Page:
On the dry plains of the horn of Africa, Grevy’s zebra herds live in much smaller groups than those of their zebra cousins. They communicate with facial expressions and vocalisations, and will strengthen bonds with one another by grooming. Zebras are vegetarian beasts, and aside from their main diet of grasses, water is the most important aspect of their environment. However, zebras aren’t afraid to walk in order to quench their thirst, and these zebras can go up to five days without water, making great treks across the desert to find a drink. Male zebras aren’t hugely territorial, but when water is such an important resource, breeding males have been known to defend their patch when there’s water nearby, and also when there are breeding females around. They mark their territory with loud vocalisations and dung piles, and can hold dominance until a younger, stronger and altogether more strapping challenger may appear. These younger males will live in separate bachelor groups until they challenge for dominance over a herd. Foals are most often born in the rainy seasons, and usually have reddish-brown stripes that fade to black in time. They stay with their mothers for up to three years, before becoming more independent.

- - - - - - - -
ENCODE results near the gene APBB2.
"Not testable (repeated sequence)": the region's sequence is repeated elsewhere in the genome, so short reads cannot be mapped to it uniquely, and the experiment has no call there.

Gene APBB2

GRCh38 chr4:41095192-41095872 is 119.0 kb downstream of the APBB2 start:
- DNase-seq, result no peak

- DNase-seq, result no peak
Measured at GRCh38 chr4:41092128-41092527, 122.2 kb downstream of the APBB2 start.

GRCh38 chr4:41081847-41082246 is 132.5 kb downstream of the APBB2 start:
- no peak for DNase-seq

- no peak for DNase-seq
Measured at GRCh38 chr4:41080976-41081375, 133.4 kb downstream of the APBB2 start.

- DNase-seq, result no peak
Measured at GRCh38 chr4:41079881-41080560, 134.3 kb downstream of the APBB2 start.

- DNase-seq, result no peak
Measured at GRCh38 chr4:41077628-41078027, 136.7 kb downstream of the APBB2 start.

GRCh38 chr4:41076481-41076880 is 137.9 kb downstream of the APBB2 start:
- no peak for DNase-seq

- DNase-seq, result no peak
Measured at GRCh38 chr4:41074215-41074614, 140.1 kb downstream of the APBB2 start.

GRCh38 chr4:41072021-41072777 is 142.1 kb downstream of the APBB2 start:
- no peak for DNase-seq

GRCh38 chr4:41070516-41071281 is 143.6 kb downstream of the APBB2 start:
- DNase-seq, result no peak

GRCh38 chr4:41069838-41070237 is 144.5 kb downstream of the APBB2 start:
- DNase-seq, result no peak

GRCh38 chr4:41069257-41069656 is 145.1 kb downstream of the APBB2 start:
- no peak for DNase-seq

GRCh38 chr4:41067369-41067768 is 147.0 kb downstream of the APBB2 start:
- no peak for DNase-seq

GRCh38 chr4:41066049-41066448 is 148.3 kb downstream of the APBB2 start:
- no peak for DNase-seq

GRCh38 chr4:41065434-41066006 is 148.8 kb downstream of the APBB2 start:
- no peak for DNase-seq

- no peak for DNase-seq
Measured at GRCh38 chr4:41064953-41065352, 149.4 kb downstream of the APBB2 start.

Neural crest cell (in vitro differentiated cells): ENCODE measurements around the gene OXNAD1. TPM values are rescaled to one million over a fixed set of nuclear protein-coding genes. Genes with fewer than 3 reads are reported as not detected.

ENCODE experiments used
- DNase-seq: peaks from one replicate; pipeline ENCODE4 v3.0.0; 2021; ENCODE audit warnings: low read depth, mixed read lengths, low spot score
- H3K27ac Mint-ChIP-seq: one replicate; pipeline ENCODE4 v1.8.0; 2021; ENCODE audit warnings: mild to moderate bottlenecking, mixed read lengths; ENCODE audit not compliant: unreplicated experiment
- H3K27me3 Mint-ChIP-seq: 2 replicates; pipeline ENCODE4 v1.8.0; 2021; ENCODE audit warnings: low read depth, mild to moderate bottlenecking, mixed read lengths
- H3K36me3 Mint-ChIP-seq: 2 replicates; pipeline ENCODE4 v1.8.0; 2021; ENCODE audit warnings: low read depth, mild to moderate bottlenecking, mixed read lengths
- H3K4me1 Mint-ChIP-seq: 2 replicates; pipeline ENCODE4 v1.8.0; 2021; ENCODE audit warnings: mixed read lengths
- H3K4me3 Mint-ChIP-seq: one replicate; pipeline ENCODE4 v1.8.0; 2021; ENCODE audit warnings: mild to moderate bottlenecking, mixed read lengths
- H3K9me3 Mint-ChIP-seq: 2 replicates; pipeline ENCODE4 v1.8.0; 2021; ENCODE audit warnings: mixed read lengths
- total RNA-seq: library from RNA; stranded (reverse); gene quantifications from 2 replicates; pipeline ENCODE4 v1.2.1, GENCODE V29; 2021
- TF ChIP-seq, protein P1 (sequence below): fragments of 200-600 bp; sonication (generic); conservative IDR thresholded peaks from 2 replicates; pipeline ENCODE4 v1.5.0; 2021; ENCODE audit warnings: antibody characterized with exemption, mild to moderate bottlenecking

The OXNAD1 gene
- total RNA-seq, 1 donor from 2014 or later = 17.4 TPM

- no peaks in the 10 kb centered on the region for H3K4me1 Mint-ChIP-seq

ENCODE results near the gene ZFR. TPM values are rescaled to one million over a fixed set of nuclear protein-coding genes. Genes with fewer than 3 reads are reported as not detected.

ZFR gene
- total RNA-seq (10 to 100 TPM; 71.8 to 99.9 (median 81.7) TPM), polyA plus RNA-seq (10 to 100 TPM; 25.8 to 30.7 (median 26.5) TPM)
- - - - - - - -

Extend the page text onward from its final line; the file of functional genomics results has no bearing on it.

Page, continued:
Tanya Langenhorst is a conservation biologist at Marwell Zoo. She told us about the work the zoo is doing to protect Grevy’s zebras in the wild.

Tanya Langenhorst, conservation biologist at Marwell Zoo


How is Marwell involved in protecting Grevy’s zebras?

We’ve been working with Grevy’s zebras since 2003, and over the last decade we have published results of extensive surveys and monitoring of populations, pioneered the use of digital recognition software to identify individuals, and created a national photographic database. We’ve carried out groundbreaking research on unstudied populations, and gained insights into the ecology and movements of the zebra using camera traps and GPS collars. We also helped to carry out successful operations to save the species from disease outbreaks and effects of drought, and supported community-based conservation initiatives. Marwell also manages the International Studbook and the European Endangered Species Programme (EEP) for Grevy’s zebras.

What has recording data told you about the species and how has it helped?

Grevy’s zebras can move over huge distances, so it’s difficult to conserve them just in conventional protected areas. We therefore fit collars to a number of study animals and track their locations. This tells us what they do, how far they move, and where they find food and water. We can also see how they react to human activities – it’s vital for planning conservation action. One of our study animals recently crossed the Chalbi Desert during a journey of 500 kilometres (310 miles) in just one month – that’s the equivalent of walking from Marwell to Newcastle, but in stifling heat!

What are the key achievements in Grevy’s zebra conservation?